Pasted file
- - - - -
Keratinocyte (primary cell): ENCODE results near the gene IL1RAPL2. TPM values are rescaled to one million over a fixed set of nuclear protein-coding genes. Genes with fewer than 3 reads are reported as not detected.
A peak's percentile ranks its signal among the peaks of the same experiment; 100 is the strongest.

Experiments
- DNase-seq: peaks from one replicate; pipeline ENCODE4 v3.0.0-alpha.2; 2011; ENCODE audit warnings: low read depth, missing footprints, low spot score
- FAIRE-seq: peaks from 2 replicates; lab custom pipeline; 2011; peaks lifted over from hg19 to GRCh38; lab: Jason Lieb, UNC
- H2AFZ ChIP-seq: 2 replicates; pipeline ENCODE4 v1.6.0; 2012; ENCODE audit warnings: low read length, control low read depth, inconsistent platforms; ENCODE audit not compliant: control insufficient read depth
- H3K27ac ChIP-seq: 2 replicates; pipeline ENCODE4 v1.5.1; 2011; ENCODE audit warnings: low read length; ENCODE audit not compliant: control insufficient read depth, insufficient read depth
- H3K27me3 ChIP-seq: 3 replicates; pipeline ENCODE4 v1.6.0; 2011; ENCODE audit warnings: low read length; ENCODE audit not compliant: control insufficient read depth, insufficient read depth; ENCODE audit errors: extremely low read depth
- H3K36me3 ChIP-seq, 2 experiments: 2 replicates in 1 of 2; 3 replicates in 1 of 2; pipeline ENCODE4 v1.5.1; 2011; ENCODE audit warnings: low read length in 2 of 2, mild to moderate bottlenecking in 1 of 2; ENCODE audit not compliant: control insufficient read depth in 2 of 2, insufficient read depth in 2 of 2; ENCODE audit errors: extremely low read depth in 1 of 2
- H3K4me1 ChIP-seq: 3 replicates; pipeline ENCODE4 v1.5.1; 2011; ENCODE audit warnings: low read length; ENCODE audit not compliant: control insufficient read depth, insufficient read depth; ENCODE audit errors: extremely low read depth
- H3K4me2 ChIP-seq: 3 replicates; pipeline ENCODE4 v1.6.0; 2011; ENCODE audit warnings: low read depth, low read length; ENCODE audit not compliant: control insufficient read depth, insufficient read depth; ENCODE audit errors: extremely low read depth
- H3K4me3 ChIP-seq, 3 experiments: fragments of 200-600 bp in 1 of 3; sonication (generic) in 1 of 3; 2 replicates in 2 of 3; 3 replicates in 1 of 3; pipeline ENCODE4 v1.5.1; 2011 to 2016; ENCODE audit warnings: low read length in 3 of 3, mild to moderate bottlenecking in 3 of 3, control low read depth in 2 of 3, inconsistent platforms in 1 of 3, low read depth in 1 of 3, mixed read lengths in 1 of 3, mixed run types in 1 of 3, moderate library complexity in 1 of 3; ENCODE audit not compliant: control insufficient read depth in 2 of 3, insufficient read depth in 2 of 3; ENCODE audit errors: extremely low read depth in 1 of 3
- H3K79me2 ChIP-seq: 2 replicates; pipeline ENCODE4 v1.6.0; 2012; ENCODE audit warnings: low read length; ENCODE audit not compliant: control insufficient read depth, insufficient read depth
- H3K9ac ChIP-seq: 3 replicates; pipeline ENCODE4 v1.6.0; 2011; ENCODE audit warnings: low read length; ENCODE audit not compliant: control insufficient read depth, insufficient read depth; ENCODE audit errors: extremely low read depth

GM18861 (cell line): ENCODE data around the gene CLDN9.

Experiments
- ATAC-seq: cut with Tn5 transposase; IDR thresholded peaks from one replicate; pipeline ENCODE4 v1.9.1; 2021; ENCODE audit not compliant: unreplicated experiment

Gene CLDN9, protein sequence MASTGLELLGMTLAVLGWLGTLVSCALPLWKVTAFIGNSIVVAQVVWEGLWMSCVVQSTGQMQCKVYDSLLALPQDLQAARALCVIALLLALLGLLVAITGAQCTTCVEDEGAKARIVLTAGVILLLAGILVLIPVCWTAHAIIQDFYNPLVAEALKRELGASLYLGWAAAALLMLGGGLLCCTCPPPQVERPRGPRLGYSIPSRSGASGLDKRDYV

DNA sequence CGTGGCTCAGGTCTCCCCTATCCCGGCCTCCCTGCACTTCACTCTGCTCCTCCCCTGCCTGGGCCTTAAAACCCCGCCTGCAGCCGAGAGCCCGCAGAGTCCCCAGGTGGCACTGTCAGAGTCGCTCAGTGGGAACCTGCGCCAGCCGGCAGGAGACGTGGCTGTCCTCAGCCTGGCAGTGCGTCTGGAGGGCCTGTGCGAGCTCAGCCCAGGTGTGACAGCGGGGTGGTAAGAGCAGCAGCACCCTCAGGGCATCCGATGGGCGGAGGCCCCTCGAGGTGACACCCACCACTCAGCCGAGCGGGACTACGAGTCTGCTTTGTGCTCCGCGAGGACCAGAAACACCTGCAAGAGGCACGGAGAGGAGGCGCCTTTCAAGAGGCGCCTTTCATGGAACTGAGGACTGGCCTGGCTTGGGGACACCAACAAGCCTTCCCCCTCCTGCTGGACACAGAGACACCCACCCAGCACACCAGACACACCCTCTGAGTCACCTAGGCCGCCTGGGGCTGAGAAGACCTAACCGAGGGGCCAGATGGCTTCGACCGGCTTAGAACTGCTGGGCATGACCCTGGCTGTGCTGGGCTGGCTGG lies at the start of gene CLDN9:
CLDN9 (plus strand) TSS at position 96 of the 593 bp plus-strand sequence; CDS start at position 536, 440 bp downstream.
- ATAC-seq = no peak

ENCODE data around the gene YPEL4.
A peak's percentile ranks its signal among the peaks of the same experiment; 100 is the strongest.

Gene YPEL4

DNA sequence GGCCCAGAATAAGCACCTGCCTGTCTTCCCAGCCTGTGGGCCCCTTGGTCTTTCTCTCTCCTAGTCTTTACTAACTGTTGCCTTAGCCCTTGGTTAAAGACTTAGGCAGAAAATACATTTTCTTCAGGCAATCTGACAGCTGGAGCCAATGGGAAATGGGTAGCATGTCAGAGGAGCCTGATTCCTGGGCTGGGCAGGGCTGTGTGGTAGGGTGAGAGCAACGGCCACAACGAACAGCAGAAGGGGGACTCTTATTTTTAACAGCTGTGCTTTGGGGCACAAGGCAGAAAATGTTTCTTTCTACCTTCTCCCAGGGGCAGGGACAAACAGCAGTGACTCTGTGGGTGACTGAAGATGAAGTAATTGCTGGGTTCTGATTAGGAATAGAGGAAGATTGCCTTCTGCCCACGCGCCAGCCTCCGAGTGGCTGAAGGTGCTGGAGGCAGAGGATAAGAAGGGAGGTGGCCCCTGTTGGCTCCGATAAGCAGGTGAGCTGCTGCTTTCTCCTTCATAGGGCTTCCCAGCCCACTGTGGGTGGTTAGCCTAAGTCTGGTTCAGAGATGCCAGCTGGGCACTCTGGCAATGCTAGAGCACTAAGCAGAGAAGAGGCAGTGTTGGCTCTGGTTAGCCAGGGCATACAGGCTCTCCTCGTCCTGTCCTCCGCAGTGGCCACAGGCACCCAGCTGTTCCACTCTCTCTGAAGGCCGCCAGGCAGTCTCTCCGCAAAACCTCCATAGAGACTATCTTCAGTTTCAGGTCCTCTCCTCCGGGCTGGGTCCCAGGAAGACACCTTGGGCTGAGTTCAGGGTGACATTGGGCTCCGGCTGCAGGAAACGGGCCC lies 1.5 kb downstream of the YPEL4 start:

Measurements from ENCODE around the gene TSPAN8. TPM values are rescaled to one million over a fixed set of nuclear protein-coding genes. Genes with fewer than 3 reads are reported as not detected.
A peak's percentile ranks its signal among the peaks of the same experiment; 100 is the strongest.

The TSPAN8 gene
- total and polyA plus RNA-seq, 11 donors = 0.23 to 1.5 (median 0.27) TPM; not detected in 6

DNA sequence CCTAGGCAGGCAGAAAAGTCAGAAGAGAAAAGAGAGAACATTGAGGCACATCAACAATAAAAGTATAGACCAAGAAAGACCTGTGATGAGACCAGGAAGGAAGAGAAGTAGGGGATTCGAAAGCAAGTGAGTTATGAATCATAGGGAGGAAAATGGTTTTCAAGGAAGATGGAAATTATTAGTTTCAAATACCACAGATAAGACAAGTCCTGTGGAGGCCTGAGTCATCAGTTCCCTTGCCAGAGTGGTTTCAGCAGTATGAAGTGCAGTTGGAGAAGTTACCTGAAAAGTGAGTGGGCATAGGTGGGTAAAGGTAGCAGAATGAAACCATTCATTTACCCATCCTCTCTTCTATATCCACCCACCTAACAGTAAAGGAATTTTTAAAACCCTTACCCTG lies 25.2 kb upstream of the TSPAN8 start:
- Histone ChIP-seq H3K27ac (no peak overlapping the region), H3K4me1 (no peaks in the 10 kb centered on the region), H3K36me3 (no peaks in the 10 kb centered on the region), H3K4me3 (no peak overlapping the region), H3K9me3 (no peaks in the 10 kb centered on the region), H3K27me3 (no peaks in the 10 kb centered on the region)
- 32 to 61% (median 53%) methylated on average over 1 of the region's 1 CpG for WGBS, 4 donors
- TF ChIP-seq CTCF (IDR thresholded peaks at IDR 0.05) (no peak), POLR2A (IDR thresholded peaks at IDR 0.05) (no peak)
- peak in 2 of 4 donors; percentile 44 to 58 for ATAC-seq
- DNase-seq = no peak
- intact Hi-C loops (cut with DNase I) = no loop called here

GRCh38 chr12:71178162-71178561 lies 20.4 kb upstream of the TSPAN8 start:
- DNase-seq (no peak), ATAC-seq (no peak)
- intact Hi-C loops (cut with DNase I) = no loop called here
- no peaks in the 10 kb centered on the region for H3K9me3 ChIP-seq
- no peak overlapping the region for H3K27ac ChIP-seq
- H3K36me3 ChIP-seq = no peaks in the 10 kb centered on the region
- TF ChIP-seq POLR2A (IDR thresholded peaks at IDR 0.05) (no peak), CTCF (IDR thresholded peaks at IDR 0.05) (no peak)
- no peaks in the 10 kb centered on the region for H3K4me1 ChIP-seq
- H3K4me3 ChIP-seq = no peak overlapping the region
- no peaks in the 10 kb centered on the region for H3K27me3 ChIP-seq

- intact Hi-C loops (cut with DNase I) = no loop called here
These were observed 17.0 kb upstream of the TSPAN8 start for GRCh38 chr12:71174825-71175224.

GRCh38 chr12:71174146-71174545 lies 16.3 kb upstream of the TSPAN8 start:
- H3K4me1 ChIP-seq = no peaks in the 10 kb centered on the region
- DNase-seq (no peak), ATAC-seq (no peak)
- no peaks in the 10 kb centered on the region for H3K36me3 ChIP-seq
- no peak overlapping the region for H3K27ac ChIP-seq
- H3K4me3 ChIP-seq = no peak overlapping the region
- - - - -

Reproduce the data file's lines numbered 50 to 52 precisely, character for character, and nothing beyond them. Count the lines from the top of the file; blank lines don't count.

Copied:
- H3K4me1 ChIP-seq = no peaks in the 10 kb centered on the region
- DNase-seq (no peak), ATAC-seq (no peak)
- no peaks in the 10 kb centered on the region for H3K36me3 ChIP-seq